The Rhine rises in Switzerland and flows north through Germany to the North Sea, joined gradually on its journey by the Main, the Nahe, and the Mosel rivers. Following the river from south to north, the wine districts are the Pfalz, the Rheinhessen, Nahe, the Rheingau, the Mittelrhein, and finally the Mosel, near the city of Koblenz. Where maps of the Rhine reach Bonn, wine districts stop and mapmakers -- at least those drawing for wine books -- allow the great river to flow off the page to oblivion.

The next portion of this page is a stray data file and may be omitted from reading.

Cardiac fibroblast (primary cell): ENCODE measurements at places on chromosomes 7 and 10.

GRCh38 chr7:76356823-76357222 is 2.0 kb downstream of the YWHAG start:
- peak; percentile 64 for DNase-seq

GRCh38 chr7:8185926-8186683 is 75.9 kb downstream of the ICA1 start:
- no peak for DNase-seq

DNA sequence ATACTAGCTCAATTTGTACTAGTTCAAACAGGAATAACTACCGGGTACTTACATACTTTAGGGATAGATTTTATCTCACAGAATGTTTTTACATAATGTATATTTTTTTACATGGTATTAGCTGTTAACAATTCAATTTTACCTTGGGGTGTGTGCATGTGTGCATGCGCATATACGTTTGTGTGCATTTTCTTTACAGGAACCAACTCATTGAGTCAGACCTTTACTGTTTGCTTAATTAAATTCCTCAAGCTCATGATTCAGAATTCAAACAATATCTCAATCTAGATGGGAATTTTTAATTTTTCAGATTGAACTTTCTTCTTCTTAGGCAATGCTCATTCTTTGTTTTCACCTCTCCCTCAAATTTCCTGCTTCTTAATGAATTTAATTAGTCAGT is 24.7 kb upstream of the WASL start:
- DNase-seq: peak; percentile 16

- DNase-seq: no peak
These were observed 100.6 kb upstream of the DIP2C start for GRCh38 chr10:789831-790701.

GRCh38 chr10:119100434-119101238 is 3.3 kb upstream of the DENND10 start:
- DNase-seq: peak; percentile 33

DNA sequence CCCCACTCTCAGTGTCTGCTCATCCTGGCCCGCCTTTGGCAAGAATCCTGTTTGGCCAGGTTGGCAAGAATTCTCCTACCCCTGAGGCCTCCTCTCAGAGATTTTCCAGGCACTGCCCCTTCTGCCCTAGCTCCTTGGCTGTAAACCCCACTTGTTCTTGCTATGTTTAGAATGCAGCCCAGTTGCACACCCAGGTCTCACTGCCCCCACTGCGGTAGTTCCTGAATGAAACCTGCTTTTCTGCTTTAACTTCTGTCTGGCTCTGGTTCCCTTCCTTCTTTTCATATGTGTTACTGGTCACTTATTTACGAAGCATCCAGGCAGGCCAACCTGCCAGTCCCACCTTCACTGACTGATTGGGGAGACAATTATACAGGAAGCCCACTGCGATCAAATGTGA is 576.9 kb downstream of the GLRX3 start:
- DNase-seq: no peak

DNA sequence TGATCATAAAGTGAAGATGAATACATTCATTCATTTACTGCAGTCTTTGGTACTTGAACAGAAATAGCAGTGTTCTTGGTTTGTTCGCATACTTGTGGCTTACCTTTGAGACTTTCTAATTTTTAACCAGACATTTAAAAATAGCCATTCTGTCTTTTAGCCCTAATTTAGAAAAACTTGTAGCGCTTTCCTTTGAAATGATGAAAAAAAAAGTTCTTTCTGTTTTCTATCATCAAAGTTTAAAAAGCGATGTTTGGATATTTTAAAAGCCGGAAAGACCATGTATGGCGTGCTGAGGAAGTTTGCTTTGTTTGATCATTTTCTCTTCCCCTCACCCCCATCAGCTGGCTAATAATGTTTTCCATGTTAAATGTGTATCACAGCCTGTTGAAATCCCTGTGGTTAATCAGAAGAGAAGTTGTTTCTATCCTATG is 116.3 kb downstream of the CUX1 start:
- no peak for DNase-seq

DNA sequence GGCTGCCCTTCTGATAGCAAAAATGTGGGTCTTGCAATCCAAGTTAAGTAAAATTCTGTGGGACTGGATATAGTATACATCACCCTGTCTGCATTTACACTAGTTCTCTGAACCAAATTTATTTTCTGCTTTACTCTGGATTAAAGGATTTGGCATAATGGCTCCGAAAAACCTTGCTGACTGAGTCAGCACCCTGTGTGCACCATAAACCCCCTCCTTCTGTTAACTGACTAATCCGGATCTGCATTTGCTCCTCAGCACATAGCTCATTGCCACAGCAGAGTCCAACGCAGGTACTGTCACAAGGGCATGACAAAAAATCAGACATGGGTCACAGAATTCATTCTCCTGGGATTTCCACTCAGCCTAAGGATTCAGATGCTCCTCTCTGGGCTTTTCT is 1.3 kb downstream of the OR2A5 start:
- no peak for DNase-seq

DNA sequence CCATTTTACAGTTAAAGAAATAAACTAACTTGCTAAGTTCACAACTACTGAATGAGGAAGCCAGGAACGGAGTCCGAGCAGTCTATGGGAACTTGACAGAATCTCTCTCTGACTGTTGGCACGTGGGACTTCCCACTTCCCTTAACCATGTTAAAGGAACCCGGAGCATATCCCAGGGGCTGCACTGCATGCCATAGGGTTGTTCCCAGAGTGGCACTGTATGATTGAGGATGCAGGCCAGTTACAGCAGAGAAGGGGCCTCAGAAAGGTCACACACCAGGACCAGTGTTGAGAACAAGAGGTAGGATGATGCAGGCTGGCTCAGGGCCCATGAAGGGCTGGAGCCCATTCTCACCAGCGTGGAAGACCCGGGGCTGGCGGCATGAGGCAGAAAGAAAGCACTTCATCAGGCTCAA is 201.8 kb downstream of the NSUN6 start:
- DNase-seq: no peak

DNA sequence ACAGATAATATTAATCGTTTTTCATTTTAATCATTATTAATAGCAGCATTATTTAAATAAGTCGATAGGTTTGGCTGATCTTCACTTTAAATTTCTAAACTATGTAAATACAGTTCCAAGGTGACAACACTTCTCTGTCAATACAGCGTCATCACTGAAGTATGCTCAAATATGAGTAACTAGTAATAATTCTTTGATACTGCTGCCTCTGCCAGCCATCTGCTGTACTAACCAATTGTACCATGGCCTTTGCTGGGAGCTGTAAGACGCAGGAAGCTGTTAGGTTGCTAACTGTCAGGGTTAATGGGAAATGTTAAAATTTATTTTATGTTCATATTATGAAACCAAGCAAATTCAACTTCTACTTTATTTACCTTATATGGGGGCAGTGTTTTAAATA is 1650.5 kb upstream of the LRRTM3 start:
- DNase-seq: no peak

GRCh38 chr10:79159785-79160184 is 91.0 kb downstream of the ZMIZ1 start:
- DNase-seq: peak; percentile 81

Before oblivion, however, mapmakers pay careful attention to that northernmost region, the Mosel. It is named for that tributary, which empties into the Rhine at Koblenz after being fed by its two smaller streams, the Saar and the Ruwer. This is why bottles of wine from the area are cleverly labeled "Mosel-Saar-Ruwer." (By the way, the fact that rivers get their start as obscure murmuring burbles in forests and mountains, and then flow and broaden until they empty into a larger body of water, is strange to me. The Chicago river flows inland from Lake Michigan, because engineers long ago made it do so in order to spare the lake urban pollution. It has always seemed sensible to me that any large expanse of water should dump itself into a thirsting land. Quite wrong.) Anyway, all along the Rhine's system from Basel to Bonn, wherever a river's bend exposes a plot of land on the slopes above to the sun, even to reflected light from the glimmering water, grapes, especially riesling, are grown. The Mosel has always been the primest real estate in all of Germany -- for some palates, the primest in the world -- because its combination of slate ground, tall slopes, cool weather, and the perfectly sweet-acid riesling grape which enjoys all those conditions, create the most "thrilling, delicate, transparent" wines imaginable. As we move on to the next five selections, we enter this holy ground. Eventually -- and, dear things, it may not be today -- we'll have to try to understand how exactly one tastes delicacy and transparency.